As hip-hop's newest pretty boy thug, Ja Rule initially seems like a
composite of other, more established rappers. His growling tones scrape
the baritone bottom end as DMX's do; his deft vocal flow is reminiscent of
Busta Rhymes and his Murder Inc. partner Jay-Z. His physical countenance
and packaged fury bear more than passing resemblance to the late Tupac
Shakur. Yet Ja Rule, with his ambitious debut LP Venni Vetti Vecci,
not only defines his own world -- he threatens to eclipse his mentors.
In contrast to both of DMX's banal efforts from 1998, and even Jay-Z's hit
machine In My Lifetime, Vol. 2, Venni Vetti Vecci manages to
balance the hard edge of Ja Rule's street nihilism without succumbing to
designer-brand materialism. Ja Rule puts down the standard, "I'm keeping it
real" rhetoric from step one -- proclaiming "take a look into our eyes and
see pain without fear" on the intro -- but he pulls off the
lifestyles-of-the-young-and-dangerous routine with a deceptive charisma.
On "Holla Holla" (RealAudio
excerpt), Ja Rule mesmerizes both sexes with his infectious
anthem and popping beats. Not to mention the fact that within a song's
space he can morph into a nonstop rhyme machine. He doubles up with Jay-Z
on "Kill 'Em All" and later proves equally masterful on the languid
R&B-paced "Suicide Freestyle" (featuring Case). Most of the tracks are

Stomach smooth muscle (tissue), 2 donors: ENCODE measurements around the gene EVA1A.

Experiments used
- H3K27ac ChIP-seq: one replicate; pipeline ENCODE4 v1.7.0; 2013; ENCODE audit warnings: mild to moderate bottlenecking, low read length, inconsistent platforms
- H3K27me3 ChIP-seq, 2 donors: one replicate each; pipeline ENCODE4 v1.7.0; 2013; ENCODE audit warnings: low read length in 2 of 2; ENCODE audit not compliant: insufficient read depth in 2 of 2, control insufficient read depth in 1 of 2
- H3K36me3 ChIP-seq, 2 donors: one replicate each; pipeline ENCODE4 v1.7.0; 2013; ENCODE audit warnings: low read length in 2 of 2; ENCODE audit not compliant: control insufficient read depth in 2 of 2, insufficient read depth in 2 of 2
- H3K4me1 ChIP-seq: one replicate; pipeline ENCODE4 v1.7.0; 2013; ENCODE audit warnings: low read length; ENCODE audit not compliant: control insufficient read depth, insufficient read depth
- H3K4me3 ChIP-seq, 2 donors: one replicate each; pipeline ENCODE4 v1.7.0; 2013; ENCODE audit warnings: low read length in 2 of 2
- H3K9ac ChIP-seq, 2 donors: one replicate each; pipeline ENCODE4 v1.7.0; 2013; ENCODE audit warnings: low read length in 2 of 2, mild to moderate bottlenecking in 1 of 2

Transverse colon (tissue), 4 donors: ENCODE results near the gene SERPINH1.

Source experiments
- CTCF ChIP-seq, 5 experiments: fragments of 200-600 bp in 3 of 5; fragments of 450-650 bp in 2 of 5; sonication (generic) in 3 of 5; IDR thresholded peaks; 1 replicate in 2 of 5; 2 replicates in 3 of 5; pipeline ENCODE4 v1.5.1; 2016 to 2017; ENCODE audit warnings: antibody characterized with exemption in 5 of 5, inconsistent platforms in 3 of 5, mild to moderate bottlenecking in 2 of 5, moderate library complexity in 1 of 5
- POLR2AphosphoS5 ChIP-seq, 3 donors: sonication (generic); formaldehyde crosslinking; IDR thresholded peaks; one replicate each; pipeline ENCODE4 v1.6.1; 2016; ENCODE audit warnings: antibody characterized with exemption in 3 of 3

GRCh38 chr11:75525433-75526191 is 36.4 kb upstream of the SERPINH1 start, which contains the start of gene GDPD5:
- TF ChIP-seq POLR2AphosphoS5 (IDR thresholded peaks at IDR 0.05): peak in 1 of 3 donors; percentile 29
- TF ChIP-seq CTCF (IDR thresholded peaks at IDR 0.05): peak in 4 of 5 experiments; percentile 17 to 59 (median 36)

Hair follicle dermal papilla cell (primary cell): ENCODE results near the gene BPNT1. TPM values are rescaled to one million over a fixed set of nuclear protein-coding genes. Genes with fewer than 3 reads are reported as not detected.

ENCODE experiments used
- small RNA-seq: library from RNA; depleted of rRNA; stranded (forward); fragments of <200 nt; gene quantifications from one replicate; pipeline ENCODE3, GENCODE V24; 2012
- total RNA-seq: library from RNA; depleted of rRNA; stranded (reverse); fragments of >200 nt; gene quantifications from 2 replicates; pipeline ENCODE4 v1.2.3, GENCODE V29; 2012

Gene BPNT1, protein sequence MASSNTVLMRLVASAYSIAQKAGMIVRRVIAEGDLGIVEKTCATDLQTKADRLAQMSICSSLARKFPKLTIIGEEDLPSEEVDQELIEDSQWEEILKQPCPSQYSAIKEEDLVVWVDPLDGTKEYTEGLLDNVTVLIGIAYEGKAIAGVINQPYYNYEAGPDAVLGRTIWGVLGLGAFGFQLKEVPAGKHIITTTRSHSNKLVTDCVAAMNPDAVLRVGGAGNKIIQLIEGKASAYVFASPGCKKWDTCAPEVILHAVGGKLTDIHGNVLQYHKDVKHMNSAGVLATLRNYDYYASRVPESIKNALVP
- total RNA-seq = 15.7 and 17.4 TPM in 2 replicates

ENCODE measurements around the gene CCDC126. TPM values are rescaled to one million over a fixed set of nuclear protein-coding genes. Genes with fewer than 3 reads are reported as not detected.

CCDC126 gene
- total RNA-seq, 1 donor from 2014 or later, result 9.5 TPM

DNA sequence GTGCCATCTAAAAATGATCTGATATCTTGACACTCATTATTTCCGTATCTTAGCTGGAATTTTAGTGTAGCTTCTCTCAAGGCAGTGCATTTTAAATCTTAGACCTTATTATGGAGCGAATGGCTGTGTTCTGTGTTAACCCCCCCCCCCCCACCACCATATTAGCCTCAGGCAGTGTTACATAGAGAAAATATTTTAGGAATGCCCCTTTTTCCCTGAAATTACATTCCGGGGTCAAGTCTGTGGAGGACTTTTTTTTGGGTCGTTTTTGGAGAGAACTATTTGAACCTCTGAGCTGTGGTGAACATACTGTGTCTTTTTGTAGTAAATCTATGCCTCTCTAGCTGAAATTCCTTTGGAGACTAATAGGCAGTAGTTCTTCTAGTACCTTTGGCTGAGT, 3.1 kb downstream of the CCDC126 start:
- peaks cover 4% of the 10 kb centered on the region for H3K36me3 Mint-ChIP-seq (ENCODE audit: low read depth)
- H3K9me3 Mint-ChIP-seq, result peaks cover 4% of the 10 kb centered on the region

overseen by Irv Gotti, mastermind of Jay-Z's ridiculously successful
"Can I Get A ...," and unlike the empty thump of DMX's Swizz Beats, Ja
Rule has a fantastic set of music at his disposal. From the hard snare
stomps and dark chords on "Story To Tell" (RealAudio excerpt)
to the slick bassline groove on "It's Murda" (RealAudio excerpt)
(featuring DMX and Jay-Z) to the hyperactive bouncing patterns of "Murda
4 Life," Venni has one of the most provocative beat-blends to
appear on any recent rap album.
Ja Rule's potential is clearly evident, but like his peers, especially
Tupac, Ja Rule's not able to push past his own street soldier fatalism.
On a short skit, an anonymous voice proclaims, "I'm glad I'm black. I
like it hard," a statement that resounds with equal amounts of bravado
and myopia, just like Ja Rule's "it's murrrrdaaaa" mantra. Unapologetically,
Ja Rule shows that he knows how the game works but, alas, he'd rather
be a player than a hater. His album title is a corruption of the Latin
phrase "I came, I saw, I conquered," but Ja Rule's subjugated world is
still as bleak as it was before his reign.